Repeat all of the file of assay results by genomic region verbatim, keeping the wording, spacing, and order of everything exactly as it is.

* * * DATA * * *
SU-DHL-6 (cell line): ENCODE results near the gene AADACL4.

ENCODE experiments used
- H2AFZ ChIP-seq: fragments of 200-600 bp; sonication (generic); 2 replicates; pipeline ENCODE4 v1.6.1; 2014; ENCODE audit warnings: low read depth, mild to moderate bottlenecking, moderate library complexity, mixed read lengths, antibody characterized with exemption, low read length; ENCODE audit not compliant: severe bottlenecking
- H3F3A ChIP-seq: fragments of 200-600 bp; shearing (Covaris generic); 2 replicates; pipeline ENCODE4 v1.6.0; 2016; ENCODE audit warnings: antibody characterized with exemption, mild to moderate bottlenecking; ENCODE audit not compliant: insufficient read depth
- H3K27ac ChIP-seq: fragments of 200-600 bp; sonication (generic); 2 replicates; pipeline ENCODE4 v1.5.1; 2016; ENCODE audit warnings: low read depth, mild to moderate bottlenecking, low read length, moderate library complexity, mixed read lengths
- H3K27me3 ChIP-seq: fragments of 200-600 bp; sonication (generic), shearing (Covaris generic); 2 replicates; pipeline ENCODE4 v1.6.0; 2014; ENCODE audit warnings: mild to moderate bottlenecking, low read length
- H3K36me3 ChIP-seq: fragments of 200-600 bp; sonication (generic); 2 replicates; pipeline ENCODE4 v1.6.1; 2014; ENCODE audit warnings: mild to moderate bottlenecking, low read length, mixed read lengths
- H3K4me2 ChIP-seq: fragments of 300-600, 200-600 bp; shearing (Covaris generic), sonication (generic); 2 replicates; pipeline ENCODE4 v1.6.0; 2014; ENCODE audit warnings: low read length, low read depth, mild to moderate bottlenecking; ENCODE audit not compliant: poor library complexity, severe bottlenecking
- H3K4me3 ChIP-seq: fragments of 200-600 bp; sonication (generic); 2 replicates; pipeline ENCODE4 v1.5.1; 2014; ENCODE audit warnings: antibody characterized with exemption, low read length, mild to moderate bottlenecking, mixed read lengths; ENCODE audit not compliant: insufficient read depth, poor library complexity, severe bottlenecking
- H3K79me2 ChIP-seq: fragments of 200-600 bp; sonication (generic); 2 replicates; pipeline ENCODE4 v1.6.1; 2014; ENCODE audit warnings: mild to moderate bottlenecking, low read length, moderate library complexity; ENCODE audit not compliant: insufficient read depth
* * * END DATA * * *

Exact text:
SU-DHL-6 (cell line): ENCODE results near the gene AADACL4.

ENCODE experiments used
- H2AFZ ChIP-seq: fragments of 200-600 bp; sonication (generic); 2 replicates; pipeline ENCODE4 v1.6.1; 2014; ENCODE audit warnings: low read depth, mild to moderate bottlenecking, moderate library complexity, mixed read lengths, antibody characterized with exemption, low read length; ENCODE audit not compliant: severe bottlenecking
- H3F3A ChIP-seq: fragments of 200-600 bp; shearing (Covaris generic); 2 replicates; pipeline ENCODE4 v1.6.0; 2016; ENCODE audit warnings: antibody characterized with exemption, mild to moderate bottlenecking; ENCODE audit not compliant: insufficient read depth
- H3K27ac ChIP-seq: fragments of 200-600 bp; sonication (generic); 2 replicates; pipeline ENCODE4 v1.5.1; 2016; ENCODE audit warnings: low read depth, mild to moderate bottlenecking, low read length, moderate library complexity, mixed read lengths
- H3K27me3 ChIP-seq: fragments of 200-600 bp; sonication (generic), shearing (Covaris generic); 2 replicates; pipeline ENCODE4 v1.6.0; 2014; ENCODE audit warnings: mild to moderate bottlenecking, low read length
- H3K36me3 ChIP-seq: fragments of 200-600 bp; sonication (generic); 2 replicates; pipeline ENCODE4 v1.6.1; 2014; ENCODE audit warnings: mild to moderate bottlenecking, low read length, mixed read lengths
- H3K4me2 ChIP-seq: fragments of 300-600, 200-600 bp; shearing (Covaris generic), sonication (generic); 2 replicates; pipeline ENCODE4 v1.6.0; 2014; ENCODE audit warnings: low read length, low read depth, mild to moderate bottlenecking; ENCODE audit not compliant: poor library complexity, severe bottlenecking
- H3K4me3 ChIP-seq: fragments of 200-600 bp; sonication (generic); 2 replicates; pipeline ENCODE4 v1.5.1; 2014; ENCODE audit warnings: antibody characterized with exemption, low read length, mild to moderate bottlenecking, mixed read lengths; ENCODE audit not compliant: insufficient read depth, poor library complexity, severe bottlenecking
- H3K79me2 ChIP-seq: fragments of 200-600 bp; sonication (generic); 2 replicates; pipeline ENCODE4 v1.6.1; 2014; ENCODE audit warnings: mild to moderate bottlenecking, low read length, moderate library complexity; ENCODE audit not compliant: insufficient read depth